On any given day I think I have a pretty cool job — helping coffee and cacao farmers connect to opportunities to grow better crops, earn more income and improve their quality of life.
But recently I got to do something really different. Along with several of my LWR colleagues, I attended the Salon du Chocolat in Paris, France. This yearly event is a trade fair for the international chocolate industry that is supported by the French Ministry of Foreign Affairs. It draws cacao producers, chocolate companies and, yes, chocoholics, from around the world.
Since Lutheran World Relief works with cacao producers in developing countries to improve the quality, yield and marketing of their crops, this wasn’t our first time at the Salon du Chocolat. This year’s LWR delegation included myself along with Carolina Aguilar (Deputy Regional Director, Quality & Growth Latin America), Nakor’d Garcia (Country Director for Nicaragua), Veronica Olivares (Country Director, Honduras and El Salvador), Alvaro Camacho (Central American Regional Cocao Specialist), Alexis Herrera (Coordinator PROGRESA CARIBE Project LWR), and Miguel Rubio (Coordinator, Proyetco Aliaza Cacao El Salvador).
Also joining us were Eduardo Zapaca from El Salvador and Brenda Manzanares from Nicaragua, who are both cacao producers working with LWR, and whose cacao were finalists in the 2017 International Cocoa Awards competition. We were also joined by Dr. Zoi Papalexandratou, one of the world’s few cocoa experts who has the scientific and sensory knowledge to effectively categorize and evaluate all aspects of cocoa quality.
As sweet as this excursion sounds, we were there on a mission!
The LWR Regional Cocoa Flavor Map
The main focus of our participation at Salon du Chocolat this year was to premiere and promote the LWR Regional Cocoa Flavor Map, which provides detailed geographic and sensory information about cacao grown by farmers participating in LWR projects in El Salvador, Honduras and Nicaragua. The fine cocoa industry employs a very high level of sensory science to source its cacao. The information contained on the flavor map will help chocolatiers identify cacao with very specific flavor profiles. And, of course, it will give our farmers the opportunity to access new markets, better prices and sustainable income.
As a part of our booth at the Salon du Chocolat, we provided chocolate samples made from the 32 varieties of cacao our farmers produce. In addition, we invited key chocolatiers to come to our booth for a more in-depth tasting where they got to sample our cacao liquors (unsweetened liquid versions of the cacao that are used to make chocolate) as well as the finished chocolate product. These tastings resulted in the sale of six tons of cacao to a high-profile French chocolatier!
Earlier this year, Brenda and Eduardo’s cocoa samples were selected as finalists in the 2017 International Cocoa Awards, a global competition held every two years by the Cocoa of Excellence Program. Their samples were selected out of 166 entries from 40 countries, and the winners were announced at the Salon du Chocolat.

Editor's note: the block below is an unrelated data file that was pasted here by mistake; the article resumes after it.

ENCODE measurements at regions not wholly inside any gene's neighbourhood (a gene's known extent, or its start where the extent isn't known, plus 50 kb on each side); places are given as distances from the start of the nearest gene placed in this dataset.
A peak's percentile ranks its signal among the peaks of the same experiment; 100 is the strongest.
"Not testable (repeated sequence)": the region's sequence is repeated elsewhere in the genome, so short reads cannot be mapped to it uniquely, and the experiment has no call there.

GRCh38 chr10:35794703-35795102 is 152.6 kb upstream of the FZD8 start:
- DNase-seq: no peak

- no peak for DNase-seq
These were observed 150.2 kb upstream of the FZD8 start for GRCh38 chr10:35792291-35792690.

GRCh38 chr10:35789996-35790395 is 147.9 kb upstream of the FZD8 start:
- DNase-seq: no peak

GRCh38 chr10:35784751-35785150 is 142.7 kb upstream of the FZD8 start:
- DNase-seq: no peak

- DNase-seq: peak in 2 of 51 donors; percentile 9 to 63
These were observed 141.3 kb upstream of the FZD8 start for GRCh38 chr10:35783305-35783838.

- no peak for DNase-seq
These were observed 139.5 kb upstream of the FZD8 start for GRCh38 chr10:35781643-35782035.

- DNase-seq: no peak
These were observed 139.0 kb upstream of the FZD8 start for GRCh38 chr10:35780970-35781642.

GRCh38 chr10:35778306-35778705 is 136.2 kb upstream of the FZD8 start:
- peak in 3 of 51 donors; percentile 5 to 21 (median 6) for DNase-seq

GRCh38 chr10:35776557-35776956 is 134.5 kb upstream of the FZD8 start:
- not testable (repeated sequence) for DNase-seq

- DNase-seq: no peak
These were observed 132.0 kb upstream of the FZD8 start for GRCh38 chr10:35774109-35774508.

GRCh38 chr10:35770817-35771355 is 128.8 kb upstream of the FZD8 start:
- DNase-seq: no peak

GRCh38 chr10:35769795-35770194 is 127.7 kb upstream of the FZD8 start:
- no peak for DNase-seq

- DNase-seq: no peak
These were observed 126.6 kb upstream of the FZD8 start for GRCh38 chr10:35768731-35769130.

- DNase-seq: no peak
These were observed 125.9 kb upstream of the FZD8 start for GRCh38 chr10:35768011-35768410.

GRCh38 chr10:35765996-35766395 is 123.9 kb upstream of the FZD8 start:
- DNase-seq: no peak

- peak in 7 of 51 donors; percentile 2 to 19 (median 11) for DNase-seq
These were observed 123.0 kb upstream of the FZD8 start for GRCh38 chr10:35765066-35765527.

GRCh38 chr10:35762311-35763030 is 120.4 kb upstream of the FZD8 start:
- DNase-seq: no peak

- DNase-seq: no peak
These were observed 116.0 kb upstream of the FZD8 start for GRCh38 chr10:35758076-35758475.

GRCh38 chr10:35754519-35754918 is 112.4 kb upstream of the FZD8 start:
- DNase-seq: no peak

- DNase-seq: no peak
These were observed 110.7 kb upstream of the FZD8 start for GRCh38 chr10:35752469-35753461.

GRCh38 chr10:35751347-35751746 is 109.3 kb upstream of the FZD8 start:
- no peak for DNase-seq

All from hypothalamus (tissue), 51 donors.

Eduardo hails from Berlin, Ursulutan where he lives on his ancestral farm. He won a nation-wide cacao competition earlier this year, earning him a place in the initial judging for the international competition. Brenda has a farm in Vallas Abajo, Waslala, located northeast of Managua. She is a member of the CACAONICA cooperative, a partner in LWR’s Program for Rural Enterprise, Health and Environment (PROGRESA), a four-year value chain strengthening project for the cacao and livestock sectors in the Atlantic Coast Region of Nicaragua which is funded by the United States Department of Agriculture (USDA).
Out of the 50 finalists, I’m happy to report that Eduardo won a Cocoa of Excellence Award!
All things chocolate
There’s just no way to describe the sensory experience of being at the Salon du Chocolat. There is literally chocolate everywhere, and in everything! I would be remiss not to show you a few highlights from this year’s gathering. The Salon featured a chocolate fashion show. And, yes, the dresses were made out of chocolate! There were also chocolate shoes and other exquisitely crafted confections.
Just to give you an idea of the scope of this gathering, here’s the line to get in on the first day. The Salon is open to the general public.
And here’s our booth! Special thanks go out to Dr. Papalexandratou and her husband, Tom, for helping us get set up and ready to go.
And special thanks to you — our faithful LWR supporters. Without you, our work with cacao producers around the world would not be possible. With your help, families in some of the world’s poorest communities are building the resilience they need to thrive. Thank you!